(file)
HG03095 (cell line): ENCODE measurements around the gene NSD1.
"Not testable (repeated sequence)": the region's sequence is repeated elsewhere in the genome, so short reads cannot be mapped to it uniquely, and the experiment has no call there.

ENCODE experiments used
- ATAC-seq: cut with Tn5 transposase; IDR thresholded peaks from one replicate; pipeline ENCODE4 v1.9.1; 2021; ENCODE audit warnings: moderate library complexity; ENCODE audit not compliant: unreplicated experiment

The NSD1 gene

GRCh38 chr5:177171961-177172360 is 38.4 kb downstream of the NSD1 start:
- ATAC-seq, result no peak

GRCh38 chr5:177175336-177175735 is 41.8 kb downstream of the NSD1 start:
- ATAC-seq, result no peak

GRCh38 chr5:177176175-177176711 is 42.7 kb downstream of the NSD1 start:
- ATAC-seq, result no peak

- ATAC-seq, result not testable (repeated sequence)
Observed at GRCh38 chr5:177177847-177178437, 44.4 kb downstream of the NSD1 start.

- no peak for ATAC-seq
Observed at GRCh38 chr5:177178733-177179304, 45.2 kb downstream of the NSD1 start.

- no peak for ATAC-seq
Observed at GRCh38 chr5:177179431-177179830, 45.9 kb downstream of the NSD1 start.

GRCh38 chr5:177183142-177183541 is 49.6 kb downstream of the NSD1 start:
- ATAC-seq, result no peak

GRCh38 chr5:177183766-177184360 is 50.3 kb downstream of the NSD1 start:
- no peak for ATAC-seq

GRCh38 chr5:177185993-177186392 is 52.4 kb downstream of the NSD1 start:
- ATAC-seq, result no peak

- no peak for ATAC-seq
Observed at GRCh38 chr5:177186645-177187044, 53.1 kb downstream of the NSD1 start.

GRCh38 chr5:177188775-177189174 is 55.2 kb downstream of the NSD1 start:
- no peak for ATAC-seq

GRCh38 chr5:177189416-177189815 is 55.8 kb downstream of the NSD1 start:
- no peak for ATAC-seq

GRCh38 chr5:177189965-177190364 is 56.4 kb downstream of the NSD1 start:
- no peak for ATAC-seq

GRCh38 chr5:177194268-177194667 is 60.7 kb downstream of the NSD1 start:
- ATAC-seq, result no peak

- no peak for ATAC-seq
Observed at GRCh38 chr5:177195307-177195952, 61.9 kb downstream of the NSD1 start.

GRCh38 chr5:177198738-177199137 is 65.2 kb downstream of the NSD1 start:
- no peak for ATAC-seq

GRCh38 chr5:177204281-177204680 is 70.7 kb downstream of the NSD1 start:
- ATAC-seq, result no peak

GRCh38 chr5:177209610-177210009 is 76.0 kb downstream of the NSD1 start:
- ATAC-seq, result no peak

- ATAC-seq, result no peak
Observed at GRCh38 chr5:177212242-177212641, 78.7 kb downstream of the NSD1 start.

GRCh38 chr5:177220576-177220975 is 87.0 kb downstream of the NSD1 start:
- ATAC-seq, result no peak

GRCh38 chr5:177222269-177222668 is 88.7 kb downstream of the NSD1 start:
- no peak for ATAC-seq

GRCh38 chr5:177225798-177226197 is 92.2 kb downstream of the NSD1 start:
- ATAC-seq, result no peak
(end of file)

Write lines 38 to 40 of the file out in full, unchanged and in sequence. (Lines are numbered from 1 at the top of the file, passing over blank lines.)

GRCh38 chr5:177204281-177204680 is 70.7 kb downstream of the NSD1 start:
- ATAC-seq, result no peak

GRCh38 chr5:177209610-177210009 is 76.0 kb downstream of the NSD1 start: